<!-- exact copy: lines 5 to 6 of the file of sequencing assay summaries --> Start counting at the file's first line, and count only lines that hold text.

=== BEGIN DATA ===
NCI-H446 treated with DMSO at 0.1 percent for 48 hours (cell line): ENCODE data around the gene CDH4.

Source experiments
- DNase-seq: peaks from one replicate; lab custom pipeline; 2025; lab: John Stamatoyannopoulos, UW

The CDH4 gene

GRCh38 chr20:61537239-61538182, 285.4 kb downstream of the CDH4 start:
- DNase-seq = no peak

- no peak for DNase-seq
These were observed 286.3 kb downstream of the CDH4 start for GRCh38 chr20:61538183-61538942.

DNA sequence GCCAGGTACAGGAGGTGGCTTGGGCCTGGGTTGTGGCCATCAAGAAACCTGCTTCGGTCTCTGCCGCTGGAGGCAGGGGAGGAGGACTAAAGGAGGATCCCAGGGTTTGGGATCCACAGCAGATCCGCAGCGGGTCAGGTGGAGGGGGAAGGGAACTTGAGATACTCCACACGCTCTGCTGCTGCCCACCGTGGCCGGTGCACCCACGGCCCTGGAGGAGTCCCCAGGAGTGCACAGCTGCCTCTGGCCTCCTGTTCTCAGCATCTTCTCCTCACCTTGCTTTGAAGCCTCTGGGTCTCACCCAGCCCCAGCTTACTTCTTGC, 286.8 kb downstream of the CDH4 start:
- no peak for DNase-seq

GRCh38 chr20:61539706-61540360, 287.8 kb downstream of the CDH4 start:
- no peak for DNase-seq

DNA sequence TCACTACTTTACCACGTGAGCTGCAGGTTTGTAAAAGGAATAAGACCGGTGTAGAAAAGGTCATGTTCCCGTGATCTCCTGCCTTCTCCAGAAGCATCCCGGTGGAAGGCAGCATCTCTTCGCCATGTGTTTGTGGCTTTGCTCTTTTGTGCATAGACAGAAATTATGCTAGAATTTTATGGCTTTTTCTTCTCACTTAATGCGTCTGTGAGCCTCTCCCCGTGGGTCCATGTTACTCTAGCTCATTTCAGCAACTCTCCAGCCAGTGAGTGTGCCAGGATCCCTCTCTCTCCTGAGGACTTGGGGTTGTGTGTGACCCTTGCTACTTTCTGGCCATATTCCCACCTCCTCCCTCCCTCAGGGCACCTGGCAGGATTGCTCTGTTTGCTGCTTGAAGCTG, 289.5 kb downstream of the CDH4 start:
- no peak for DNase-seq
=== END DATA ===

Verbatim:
GRCh38 chr20:61537239-61538182, 285.4 kb downstream of the CDH4 start:
- DNase-seq = no peak